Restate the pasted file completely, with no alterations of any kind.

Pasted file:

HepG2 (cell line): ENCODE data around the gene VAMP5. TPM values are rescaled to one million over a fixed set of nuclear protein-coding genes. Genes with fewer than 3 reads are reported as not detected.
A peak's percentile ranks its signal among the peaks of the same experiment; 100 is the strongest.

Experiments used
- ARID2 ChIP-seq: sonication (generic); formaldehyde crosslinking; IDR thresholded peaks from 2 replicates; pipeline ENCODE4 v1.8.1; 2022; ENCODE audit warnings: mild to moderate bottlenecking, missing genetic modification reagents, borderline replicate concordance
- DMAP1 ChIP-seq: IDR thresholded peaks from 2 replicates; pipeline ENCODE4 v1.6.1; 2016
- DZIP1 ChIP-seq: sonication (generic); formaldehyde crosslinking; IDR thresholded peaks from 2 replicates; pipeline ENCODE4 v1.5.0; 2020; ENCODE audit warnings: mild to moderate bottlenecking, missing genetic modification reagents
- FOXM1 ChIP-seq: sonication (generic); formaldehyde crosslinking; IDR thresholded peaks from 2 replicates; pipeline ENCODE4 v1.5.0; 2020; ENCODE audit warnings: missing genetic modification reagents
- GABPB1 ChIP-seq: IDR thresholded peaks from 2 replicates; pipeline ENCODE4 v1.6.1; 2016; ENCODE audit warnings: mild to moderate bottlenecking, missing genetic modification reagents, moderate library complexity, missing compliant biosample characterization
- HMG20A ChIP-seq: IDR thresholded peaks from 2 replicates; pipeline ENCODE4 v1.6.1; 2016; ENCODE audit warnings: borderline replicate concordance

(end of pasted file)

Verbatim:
HepG2 (cell line): ENCODE data around the gene VAMP5. TPM values are rescaled to one million over a fixed set of nuclear protein-coding genes. Genes with fewer than 3 reads are reported as not detected.
A peak's percentile ranks its signal among the peaks of the same experiment; 100 is the strongest.

Experiments used
- ARID2 ChIP-seq: sonication (generic); formaldehyde crosslinking; IDR thresholded peaks from 2 replicates; pipeline ENCODE4 v1.8.1; 2022; ENCODE audit warnings: mild to moderate bottlenecking, missing genetic modification reagents, borderline replicate concordance
- DMAP1 ChIP-seq: IDR thresholded peaks from 2 replicates; pipeline ENCODE4 v1.6.1; 2016
- DZIP1 ChIP-seq: sonication (generic); formaldehyde crosslinking; IDR thresholded peaks from 2 replicates; pipeline ENCODE4 v1.5.0; 2020; ENCODE audit warnings: mild to moderate bottlenecking, missing genetic modification reagents
- FOXM1 ChIP-seq: sonication (generic); formaldehyde crosslinking; IDR thresholded peaks from 2 replicates; pipeline ENCODE4 v1.5.0; 2020; ENCODE audit warnings: missing genetic modification reagents
- GABPB1 ChIP-seq: IDR thresholded peaks from 2 replicates; pipeline ENCODE4 v1.6.1; 2016; ENCODE audit warnings: mild to moderate bottlenecking, missing genetic modification reagents, moderate library complexity, missing compliant biosample characterization
- HMG20A ChIP-seq: IDR thresholded peaks from 2 replicates; pipeline ENCODE4 v1.6.1; 2016; ENCODE audit warnings: borderline replicate concordance